Nonetheless, Australia is a multicultural country where workers, tourists and students do come to work and learn, based on the nature of their various visas. I did not hesitate to learn more from her on what will happen after she finishes her course. Kim will go back to South Korea, to work in her previous job in the hospital, which she said was a convincing job compare to when she may be looking for a job in Australia. She mentioned that “nursing is a good profession to help others so I have to go and help my people”.

It is not sometimes possible to get what might have been an expectation from one’s heart in Australia. In this country learning and accommodation are very challenging, especially when one comes from overseas. So Kim is really genuine to opt to go back home, rather than to stay here in a supported accommodation.

To work in an industry, there are usually challenges and benefits that one can experience. Kim was very keen to tell me one significant component of her career: “To be a nurse is really challenging, and one has to be a committed person who can take care of others.  I like this course as it really not only to provide necessary needs of other, but also for your own good”

It was a privilege for me to meet Kim and talk to her about her country – a little bit of history, political, social life, medication, and employment. Perhaps the history of the nations remains the same around the world, based on the nation’s early policies and history. As Kim said, Korea was colonized by Japan until when it gained independence in 1940, before it was later divided it into south and north. The main economic sources are “industry and IT” – since the country does not have natural resources, it has invested on technological inventions, and car manufacturing.  According to Kim, there are a lot of jobs around, but many young people do not like to work in the heavy jobs, they like light professional jobs. So South Korea has to import workers from neighboring countries like Japan and China to work in their big industries, whereas in Australia people have to toil to their sweat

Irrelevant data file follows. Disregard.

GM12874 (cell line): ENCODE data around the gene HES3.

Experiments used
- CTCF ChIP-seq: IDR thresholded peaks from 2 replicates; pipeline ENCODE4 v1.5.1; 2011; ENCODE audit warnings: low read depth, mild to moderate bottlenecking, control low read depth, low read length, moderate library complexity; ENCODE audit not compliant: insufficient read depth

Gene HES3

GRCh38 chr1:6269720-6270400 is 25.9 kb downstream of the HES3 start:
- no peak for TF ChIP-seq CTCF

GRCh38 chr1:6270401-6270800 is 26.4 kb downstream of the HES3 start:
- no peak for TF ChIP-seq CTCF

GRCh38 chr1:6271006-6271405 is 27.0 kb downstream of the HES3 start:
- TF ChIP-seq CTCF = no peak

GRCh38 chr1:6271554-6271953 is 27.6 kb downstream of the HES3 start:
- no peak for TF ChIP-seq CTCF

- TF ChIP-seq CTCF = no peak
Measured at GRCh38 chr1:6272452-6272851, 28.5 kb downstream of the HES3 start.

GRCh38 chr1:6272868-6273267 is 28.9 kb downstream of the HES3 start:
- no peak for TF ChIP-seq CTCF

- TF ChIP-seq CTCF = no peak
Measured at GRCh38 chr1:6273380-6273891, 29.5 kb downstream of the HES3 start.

Kim has her family back in South Korea – her mum and two older sisters, one younger brother. Both her sisters have married and now live with their families, but her father passed away many years ago.

I said to Kim on the issue of maternity rate in her country. In Australia, for example, it is a choice, whereas in China, the policy of only one child or none is impacting. “There is no limit,’’ Kim said of Korea. “It depends on the parent whether they like ten or more, the reason is that the medication is good”. The Government provides 70% of hospital costs, making it easy for anyone to meet the medication cost on their own to stay healthy.

Kim is a good friend. We are enjoying the communication class together and I wish her well in the studies.


2 thoughts on “Kim Miyong: Studying English at ACU

Leave a Reply

Fill in your details below or click an icon to log in: Logo

You are commenting using your account. Log Out /  Change )

Google+ photo

You are commenting using your Google+ account. Log Out /  Change )

Twitter picture

You are commenting using your Twitter account. Log Out /  Change )

Facebook photo

You are commenting using your Facebook account. Log Out /  Change )


Connecting to %s